14, see text
Grimpoteuthis is a genus of pelagic umbrella octopus that live in the deep sea. Prominent ear-like fins protrude from the mantle just above their lateral eyes. They have a U or V shaped shell in their mantle which gives them a bell shaped appearance. Some species are short, squat and yellow, while others resemble a jellyfish with one big brown walking shoe[clarification needed]. Some have suckers, in addition to spines, on all 8 webbed arms while others look like a regular octopus with the addition of blue or other coloured "ears". These octopuses are commonly nicknamed "Dumbo octopuses" or "Dumbo octopods" in reference to how the ear-like fins protruding from the top of their head-like bodies resemble the ears of Walt Disney's flying elephant Dumbo. There are at least 13 species recognized in the genus, each having a different aspect from all the others. These features could be larger ears or different colours. As these animals live at the bottom of the sea they have a very small food supply. Prey include crustaceans, bivalves, worms and copepods. The average life span of various Grimpoteuthis species is 3 to 5 years.
All species of Grimpoteuthis are bathyal creatures, living at extreme depths of 3,000 to 4,000 metres (9,800 to 13,100 ft) with some living up to 7,000 metres (23,000 ft) below sea level, which is the deepest of any known octopus. They are some of the rarest of the Octopoda species. They have been found worldwide in the waters of New Zealand, Australia, Monterey Bay, Oregon, Philippines, Martha's Vineyard, Papua New Guinea and Azores. They can flush the transparent layer of their skin at will, and are pelagic animals, as with all other cirrate octopuses. The largest Dumbo octopus ever recorded was 1.8 metres (5.9 ft) in length and weighed 5.9 kilograms (13 lb). The average size for most species is 20–30 centimetres (7.9–12 in) in length. The average weight is still undetermined.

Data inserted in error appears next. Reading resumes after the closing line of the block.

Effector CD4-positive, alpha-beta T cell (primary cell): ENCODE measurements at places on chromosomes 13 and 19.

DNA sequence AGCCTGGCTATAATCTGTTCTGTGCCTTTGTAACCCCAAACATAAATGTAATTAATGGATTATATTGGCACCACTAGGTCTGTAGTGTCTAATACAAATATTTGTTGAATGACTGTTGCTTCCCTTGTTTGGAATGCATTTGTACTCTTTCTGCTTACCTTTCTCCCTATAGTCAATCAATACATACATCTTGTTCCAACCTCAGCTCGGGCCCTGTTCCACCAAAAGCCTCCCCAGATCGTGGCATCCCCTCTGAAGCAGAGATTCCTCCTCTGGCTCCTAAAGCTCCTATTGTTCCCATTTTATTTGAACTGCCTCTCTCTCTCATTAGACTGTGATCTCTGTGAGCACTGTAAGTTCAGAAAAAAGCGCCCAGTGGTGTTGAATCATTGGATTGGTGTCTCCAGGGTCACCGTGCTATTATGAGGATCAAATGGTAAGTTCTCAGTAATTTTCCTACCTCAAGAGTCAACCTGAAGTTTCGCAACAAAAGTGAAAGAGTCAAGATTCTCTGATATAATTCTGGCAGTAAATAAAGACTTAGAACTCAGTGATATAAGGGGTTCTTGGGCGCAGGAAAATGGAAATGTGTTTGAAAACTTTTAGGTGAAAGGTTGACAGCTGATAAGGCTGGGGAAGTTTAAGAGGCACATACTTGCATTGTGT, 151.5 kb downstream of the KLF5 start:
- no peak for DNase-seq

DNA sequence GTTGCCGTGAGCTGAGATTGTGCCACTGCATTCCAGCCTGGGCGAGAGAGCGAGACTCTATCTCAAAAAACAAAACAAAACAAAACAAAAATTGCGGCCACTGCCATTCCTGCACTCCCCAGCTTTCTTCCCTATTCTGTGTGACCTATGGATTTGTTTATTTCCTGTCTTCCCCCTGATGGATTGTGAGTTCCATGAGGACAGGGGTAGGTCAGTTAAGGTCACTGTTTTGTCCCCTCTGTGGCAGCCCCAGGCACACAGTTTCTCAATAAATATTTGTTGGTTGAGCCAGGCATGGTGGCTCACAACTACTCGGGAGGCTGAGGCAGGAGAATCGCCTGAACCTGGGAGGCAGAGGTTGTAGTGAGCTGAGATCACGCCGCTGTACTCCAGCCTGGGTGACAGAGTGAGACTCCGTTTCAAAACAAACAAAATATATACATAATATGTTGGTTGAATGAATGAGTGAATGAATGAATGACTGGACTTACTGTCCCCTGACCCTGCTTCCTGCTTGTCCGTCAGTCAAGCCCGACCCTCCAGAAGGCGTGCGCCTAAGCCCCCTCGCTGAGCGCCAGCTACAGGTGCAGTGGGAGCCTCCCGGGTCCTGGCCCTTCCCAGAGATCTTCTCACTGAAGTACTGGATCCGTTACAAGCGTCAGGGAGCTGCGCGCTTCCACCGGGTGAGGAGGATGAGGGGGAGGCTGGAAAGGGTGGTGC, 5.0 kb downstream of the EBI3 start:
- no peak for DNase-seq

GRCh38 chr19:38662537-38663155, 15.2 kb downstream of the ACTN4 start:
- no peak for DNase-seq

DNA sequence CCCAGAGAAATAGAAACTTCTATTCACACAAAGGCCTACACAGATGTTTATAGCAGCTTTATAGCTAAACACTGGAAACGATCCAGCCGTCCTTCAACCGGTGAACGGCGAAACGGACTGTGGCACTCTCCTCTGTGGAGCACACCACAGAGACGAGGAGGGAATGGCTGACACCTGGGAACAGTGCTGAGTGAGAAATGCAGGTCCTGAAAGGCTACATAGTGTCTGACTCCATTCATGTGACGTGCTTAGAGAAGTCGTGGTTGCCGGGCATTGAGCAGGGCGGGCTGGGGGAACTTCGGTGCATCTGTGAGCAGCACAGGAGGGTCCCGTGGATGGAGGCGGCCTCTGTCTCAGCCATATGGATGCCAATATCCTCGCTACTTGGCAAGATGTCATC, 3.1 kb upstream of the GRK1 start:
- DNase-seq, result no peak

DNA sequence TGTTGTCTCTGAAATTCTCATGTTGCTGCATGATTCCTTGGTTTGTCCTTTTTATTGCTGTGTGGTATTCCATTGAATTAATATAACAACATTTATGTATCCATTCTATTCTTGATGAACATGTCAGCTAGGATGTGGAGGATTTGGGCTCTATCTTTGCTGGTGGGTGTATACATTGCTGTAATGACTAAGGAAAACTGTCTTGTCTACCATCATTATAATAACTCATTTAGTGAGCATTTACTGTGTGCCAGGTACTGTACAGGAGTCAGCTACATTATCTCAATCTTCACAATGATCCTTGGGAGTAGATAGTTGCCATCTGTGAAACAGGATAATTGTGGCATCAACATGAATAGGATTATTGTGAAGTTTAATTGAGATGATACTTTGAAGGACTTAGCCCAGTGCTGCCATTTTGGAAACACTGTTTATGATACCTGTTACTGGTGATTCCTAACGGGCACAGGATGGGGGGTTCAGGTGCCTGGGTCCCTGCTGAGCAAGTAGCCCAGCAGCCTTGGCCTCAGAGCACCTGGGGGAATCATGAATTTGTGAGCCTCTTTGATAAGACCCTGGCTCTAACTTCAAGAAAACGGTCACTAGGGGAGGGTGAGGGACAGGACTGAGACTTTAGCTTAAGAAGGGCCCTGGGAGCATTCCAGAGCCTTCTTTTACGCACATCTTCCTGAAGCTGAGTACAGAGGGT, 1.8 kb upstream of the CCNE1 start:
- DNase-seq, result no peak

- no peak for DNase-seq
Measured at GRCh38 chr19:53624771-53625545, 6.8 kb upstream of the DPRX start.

- Grimpoteuthis abyssicola, red jellyhead
- Grimpoteuthis bathynectes
- Grimpoteuthis boylei
- Grimpoteuthis challengeri
- Grimpoteuthis discoveryi
- Grimpoteuthis hippocrepium
- Grimpoteuthis innominata, small jellyhead
- Grimpoteuthis meangensis
- Grimpoteuthis megaptera
- Grimpoteuthis pacifica
- Grimpoteuthis plena
- Grimpoteuthis tuftsi
- Grimpoteuthis umbellata
- Grimpoteuthis wuelkeri – possibly same as G. umbellata or G. plena
The most acknowledged physical feature of the Grimpoteuthis is the large ear-like fins that resemble the wing-like ears of the Disney character, Dumbo. Another noticeable feature about the Dumbo octopus is the arms. When the Grimpoteuthis swims/spreads its arms out, it forms a skirt-like shape around the animal's body. These arms classify the octopus as an umbrella octopus. The Grimpoteuthis comes in a range of different colours, including red, orange, blue and in some cases purple. Between the animal's eyes and lower down, the Grimpoteuthis has an indent where its beak sits. This beak is used for catching and eating food. Certain species of Grimpoteuthis can have 'V' or 'U' shaped shields/shells. These shields/shells are used for protection against the threats the animal faces. On average, species of Grimpoteuthis grow to about 20 centimetres in length (8 inches). These animals have very large eyes: on average the eyes of these animals are 12 millimetres wide.